As a result of this exemption for “Established Agricultural Research Institutions”, the cultivation or manufacturing of industrial hemp by an "Established Agricultural Research Institution” is not contingent upon the development of a regulatory framework addressing hemp seed, cultivation or any other provision set forth by the Industrial Hemp Advisory Board. It is foreseeable that individuals or organizations may exploit the exemptions afforded to “Established Agricultural Research Institutions” in an effort to prematurely cultivate industrial hemp for commercial purposes, or to cultivate cannabis under the disguise of “agricultural or academic research”. Due to the fact that industrial hemp and cannabis are derivatives of the same plant, Cannabis sativa L., the appearance of industrial hemp and cannabis are indistinguishable. Absent a laboratory performed chemical analysis for tetrahydrocannabinol (THC) content, the two plants cannot be distinguished.  The inability to distinguish the plants could be exploited by an "Established Agricultural Research Institution” or a commercial grower once the state regulations are in place allowing cultivation of industrial hemp for commercial purposes.
 
Moreover, whether cultivated by an "Established Agricultural Research Institution" or commercially, cross-pollination from hemp plants poses a threat to licensed outdoor cannabis cultivators when pollen from male hemp plants travels and cross-pollinates with female cannabis plants, which destroys the cannabis plants. 

For the reasons set forth above, allowing the cultivation of industrial hemp prior to the adoption of reasonable local regulations, if any, may result in violations of the County's cannabis regulations, evasion of the County’s cannabis tax, interfere with the County's ability to effectively regulate land use, and may threaten the existing cannabis industry.  As an urgency measure, this interim zoning ordinance prohibits the commercial cultivation of industrial hemp for 45 days and may thereafter be extended as provided by law. Staff is not recommending a permanent moratorium on hemp production. Rather, the purpose of this ordinance and any extensions thereafter is to give the County the opportunity to study the issue and to formulate and adopt regulations to mitigate or avoid negative effects of such grows, namely the potential for the cross pollination of hemp and cannabis which can damage cannabis grows. Potential solutions may include buffers between cannabis and hemp grows and/or pre-plotting of cannabis and hemp production similar to the current process for sunflower cultivation.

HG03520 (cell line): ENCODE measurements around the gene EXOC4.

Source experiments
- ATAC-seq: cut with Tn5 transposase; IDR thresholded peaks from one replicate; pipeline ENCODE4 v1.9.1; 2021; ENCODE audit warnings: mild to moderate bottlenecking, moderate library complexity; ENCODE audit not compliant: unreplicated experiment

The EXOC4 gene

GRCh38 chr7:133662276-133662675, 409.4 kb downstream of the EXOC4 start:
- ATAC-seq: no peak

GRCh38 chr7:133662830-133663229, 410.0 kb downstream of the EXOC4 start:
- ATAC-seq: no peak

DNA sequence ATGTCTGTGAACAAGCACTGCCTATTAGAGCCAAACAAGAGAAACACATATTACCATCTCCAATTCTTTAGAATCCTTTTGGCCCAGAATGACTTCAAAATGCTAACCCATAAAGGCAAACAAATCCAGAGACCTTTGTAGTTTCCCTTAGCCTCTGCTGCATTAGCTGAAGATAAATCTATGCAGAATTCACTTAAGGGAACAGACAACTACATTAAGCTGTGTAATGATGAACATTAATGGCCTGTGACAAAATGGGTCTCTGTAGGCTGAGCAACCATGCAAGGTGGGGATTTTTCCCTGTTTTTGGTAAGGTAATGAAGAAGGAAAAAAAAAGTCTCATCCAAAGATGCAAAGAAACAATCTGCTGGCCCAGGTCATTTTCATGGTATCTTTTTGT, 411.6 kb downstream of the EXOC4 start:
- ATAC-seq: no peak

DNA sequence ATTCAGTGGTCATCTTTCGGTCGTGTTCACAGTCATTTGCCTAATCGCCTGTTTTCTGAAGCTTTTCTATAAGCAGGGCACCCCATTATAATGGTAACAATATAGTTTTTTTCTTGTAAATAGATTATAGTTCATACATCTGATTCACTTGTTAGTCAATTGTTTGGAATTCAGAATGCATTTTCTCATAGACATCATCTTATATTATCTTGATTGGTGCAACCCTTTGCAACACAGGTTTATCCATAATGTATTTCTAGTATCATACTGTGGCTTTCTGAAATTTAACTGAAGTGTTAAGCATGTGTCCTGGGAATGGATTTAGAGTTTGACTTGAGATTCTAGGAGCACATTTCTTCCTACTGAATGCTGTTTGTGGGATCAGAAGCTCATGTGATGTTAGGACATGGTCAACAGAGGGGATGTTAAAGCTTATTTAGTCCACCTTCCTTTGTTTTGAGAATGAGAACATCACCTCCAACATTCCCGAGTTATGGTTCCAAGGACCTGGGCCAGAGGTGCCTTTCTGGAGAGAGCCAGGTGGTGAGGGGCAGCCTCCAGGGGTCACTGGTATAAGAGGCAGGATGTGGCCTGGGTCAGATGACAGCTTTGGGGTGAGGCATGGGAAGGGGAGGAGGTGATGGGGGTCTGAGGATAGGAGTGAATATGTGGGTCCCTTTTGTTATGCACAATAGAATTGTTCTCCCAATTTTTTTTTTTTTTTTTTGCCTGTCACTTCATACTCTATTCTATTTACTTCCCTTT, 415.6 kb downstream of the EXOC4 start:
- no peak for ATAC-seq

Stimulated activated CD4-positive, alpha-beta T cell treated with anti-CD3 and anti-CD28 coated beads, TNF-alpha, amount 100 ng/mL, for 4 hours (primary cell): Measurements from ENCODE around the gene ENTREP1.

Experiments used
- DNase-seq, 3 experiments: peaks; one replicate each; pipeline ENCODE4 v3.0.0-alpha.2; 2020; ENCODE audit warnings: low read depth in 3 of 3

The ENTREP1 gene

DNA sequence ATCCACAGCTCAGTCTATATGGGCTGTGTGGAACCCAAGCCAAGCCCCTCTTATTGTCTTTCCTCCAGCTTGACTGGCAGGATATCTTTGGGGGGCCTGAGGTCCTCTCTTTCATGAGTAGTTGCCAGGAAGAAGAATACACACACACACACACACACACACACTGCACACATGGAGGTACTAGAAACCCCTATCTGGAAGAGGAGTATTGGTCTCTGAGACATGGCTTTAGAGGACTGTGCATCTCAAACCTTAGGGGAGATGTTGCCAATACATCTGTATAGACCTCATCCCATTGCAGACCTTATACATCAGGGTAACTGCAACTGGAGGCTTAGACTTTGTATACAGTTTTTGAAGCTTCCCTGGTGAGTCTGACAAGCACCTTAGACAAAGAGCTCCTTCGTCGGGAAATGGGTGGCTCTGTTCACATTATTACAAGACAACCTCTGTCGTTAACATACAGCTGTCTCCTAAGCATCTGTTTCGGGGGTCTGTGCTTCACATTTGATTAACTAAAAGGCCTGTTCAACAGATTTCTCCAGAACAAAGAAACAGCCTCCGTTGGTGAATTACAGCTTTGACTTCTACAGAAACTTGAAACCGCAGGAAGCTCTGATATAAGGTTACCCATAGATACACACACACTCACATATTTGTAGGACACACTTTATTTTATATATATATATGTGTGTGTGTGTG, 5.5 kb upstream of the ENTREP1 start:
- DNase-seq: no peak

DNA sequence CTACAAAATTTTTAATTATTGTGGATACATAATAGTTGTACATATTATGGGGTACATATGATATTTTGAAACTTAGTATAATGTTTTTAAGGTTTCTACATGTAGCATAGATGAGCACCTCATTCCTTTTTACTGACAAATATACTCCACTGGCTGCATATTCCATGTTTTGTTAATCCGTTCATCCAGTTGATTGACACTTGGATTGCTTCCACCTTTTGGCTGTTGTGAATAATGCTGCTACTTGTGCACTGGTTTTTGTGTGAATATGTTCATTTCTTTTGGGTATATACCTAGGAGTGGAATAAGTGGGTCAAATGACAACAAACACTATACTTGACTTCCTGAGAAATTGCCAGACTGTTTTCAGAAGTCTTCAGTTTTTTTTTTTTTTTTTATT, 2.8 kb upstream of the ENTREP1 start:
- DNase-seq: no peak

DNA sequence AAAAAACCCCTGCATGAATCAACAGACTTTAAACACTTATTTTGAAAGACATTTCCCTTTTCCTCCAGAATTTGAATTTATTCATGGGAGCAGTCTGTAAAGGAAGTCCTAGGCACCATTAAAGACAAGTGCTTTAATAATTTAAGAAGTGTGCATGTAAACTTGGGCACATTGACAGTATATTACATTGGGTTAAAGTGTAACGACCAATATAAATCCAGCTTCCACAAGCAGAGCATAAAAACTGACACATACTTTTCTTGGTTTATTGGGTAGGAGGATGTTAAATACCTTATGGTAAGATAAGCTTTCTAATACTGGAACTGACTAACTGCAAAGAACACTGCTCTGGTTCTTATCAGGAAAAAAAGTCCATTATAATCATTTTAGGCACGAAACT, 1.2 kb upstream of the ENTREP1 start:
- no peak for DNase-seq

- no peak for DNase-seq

As part of that study, staff will reach out to U.C. Davis to determine the University's interest in cultivating industrial hemp for research purposes.  However, this interim ordinance will not prevent U.C. Davis from moving forward with a hemp research program because the Regents of California, a state agency created by the California Constitution, is not subject to the County’s building or zoning ordinances. See Regents of University of California v. City of Santa Monica (1978) 77 Cal.App.3d 130.

The proposed ordinance is exempt from CEQA review for various reasons, as set forth in the ordinance (see Section 2.Z).  If the Board adopts the Ordinance, staff will file an Notice of Exemption citing CEQA Guidelines Sections 15061(b)(3) and 15308 as the legal grounds for an exemption.
Collaborations (including Board advisory groups and external partner agencies)
County Counsel, Ag Department

Fiscal Information
No Fiscal Impact
Fiscal Impact of this Expenditure
Total cost of recommended action
Amount budgeted for expenditure
Additional expenditure authority needed $0
On-going commitment (annual cost)
Source of Funds for this Expenditure
General Fund $0
Attachments
Att. A. Ordinance No. 1505

Form Review
Inbox Reviewed By Date
Mindi Nunes (Originator) Mindi Nunes 01/09/2019 12:02 PM
Alexander Tengolics Alexander Tengolics 01/09/2019 01:43 PM
Phil Pogledich Julie Dachtler 01/10/2019 10:08 AM
Elisa Sabatini Elisa Sabatini 01/10/2019 12:16 PM
Phil Pogledich Phil Pogledich 01/10/2019 01:56 PM
Form Started By: Mindi Nunes Started On: 12/05/2018 08:46 AM
Final Approval Date: 01/10/2019
Level double AA conformance,